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Annuity Scammers Get Prison Three Nebraskans got nabbed for an annuity scam. Two of them – Stella Levea and James Masat – were principals of First Americans Insurance Service (not related to First American Corp., a Santa Ana, Calif.-based title and specialty insurance provide). The third – Kenneth Mottin – worked for Levea and Masat. It turns out that their “work” also included a scam perpetrated after the financial crisis of 2008. Prosecutors say the threesome solicited investments from private lenders and said the money was backed by secure annuities, according to an AP report. But instead, the three reportedly set up a Ponzi scheme and used the money to support their business and personal expenses, AP says. Once in court, Levea and Masat did apologize and express regret, the report adds, but they still got jail time – eight years and a month for Levea and James Masat and five years for Mottin. They also got three years of supervised release after leaving prison. It makes you wonder: When they were counting all their ill-gotten gains, did they consider the price they’d pay a few years later?


Variable annuity carriers have been anything but inactive in recent months, according to a new report from Morningstar. In the third quarter, carriers filed for 106 variable annuity product changes, the Chicago researcher says. That’s well above the 40 recorded in the same period last year, though significantly below the 168 filings made in second quarter, the report says. Twenty-three carriers accounted for the activity, with Lincoln National, Jackson National and Prudential making the most changes. But not all changes involve benefit reductions. New variable annuity contracts made up the largest group of filed changes in the third quarter, Morningstar says. That was followed by new variable annuity benefits and closure of variable annuity benefits. Contrary to reports that the entire industry is pulling back from living benefits, the researchers found that several new products launched with “attractive” living benefit levels. It sounds as if some carriers want to compete, despite the challenging economy. DID YOU




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Hartford Financial Services Group Inc. has joined the handful of carriers that are offering certain clients cash for their variable annuity contracts. The affected contracts include living benefit guarantees and that, in a declining stock market and low interest rate environment, can be difficult for carriers to support. According to an AP news report, the Hartford, Conn. carrier had stated, in a Securities and Exchange Commission filing, that it is making the offer “because high market volatility, declines in the equity markets and the low interest rate environment make continuing to provide the Lifetime Income Builder II rider costly to us.” In recent months, the carrier has signed deals to sell its individual life insurance division, a retirement plans unit and a securities brokerage and is now focusing on property and casualty insurance, group benefits and mutual funds. It exited the variable annuity business in March.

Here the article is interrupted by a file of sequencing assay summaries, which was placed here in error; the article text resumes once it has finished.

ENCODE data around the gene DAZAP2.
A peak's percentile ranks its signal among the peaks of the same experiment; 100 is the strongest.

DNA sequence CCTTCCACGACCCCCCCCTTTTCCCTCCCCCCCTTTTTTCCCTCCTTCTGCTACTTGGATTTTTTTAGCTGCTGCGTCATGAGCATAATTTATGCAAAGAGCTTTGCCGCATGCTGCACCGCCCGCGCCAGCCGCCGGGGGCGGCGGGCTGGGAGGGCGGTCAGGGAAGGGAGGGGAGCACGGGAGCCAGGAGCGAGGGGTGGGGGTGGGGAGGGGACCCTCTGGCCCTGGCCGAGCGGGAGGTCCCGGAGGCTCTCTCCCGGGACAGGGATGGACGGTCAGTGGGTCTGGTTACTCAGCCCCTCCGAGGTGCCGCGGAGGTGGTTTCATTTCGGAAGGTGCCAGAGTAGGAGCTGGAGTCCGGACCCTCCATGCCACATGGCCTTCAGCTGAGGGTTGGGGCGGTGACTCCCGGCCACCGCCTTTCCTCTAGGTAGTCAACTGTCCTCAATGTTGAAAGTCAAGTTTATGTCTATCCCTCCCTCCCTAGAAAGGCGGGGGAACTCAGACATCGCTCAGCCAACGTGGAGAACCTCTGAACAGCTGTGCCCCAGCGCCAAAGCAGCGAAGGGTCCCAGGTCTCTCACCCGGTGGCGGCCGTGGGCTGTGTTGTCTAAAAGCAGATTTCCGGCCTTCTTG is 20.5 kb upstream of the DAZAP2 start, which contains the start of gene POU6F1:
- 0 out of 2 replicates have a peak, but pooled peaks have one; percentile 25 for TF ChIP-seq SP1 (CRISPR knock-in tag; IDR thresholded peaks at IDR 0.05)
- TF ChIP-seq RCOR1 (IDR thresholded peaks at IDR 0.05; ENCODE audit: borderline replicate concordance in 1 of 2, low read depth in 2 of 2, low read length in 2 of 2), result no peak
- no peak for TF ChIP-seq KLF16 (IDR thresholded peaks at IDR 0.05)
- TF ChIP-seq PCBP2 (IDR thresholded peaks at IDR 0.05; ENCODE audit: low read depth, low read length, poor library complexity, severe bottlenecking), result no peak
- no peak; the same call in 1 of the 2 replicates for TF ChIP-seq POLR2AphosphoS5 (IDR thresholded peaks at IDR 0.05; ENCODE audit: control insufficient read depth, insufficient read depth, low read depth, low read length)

any money to stocks or increase current stock portfolio, even if the stock market improves. Source: Barclays Bank

InsuranceNewsNet Magazine » December 2012

Annuities are the most unsolicited products requested by clients, according to advisors surveyed by Cerulli Associates. Instead, customers are increasingly seeking out the products. In fact, the number of times that financial advisors have received requests for annuities from clients has gone up by more than 15 percent, year over year, says Donnie Ethier, senior analyst at the Boston firm. Why the spurt in consumer demand? “Both the positive and the negative attention annuities have received in the media over the past four years has led to an overall growing awareness,” suggests Ethier. However, one-third of households are still unaware of annuities, according to Cerulli. That suggests there’s potential for even greater demand.


Aviva plc has confirmed that it is in talks with “external parties” about selling its U.S business, Aviva USA, which operates out of Des Moines, Iowa. The development is timely. A few days earlier, A.M. Best downgraded the company’s’ issuer credit ratings to A from A+ but affirmed the insurer’s financial strength rating of A and also removed all ratings from “under review with negative implications.” Best assigned a stable outlook to the operation, too. Aviva USA is a market leader in indexed annuities, and an indirect, wholly-owned subsidiary of Aviva plc (Aviva), a United Kingdom company that has put many of its non-core operations up for sale this year.

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LIMRA: Annuity Sales Down 10% Q3 The low-interest-rate environment has taken a toll on sales according to LIMRA’s third quarter 2012 U.S. Individual Annuities Sales survey.

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December 2012